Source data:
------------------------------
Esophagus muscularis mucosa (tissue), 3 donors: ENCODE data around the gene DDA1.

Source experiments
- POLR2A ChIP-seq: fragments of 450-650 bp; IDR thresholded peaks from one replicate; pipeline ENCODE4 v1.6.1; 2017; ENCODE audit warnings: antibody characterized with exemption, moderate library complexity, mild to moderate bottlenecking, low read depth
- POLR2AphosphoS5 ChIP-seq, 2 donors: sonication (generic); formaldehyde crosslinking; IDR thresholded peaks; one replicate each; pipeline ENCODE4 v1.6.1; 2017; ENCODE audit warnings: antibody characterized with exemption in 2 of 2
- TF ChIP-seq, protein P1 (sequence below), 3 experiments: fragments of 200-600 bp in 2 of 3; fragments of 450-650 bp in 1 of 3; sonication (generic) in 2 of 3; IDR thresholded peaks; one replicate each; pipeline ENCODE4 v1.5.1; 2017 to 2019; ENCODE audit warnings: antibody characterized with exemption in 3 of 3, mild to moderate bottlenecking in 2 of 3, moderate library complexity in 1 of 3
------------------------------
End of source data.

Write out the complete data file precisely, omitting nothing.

Esophagus muscularis mucosa (tissue), 3 donors: ENCODE data around the gene DDA1.

Source experiments
- POLR2A ChIP-seq: fragments of 450-650 bp; IDR thresholded peaks from one replicate; pipeline ENCODE4 v1.6.1; 2017; ENCODE audit warnings: antibody characterized with exemption, moderate library complexity, mild to moderate bottlenecking, low read depth
- POLR2AphosphoS5 ChIP-seq, 2 donors: sonication (generic); formaldehyde crosslinking; IDR thresholded peaks; one replicate each; pipeline ENCODE4 v1.6.1; 2017; ENCODE audit warnings: antibody characterized with exemption in 2 of 2
- TF ChIP-seq, protein P1 (sequence below), 3 experiments: fragments of 200-600 bp in 2 of 3; fragments of 450-650 bp in 1 of 3; sonication (generic) in 2 of 3; IDR thresholded peaks; one replicate each; pipeline ENCODE4 v1.5.1; 2017 to 2019; ENCODE audit warnings: antibody characterized with exemption in 3 of 3, mild to moderate bottlenecking in 2 of 3, moderate library complexity in 1 of 3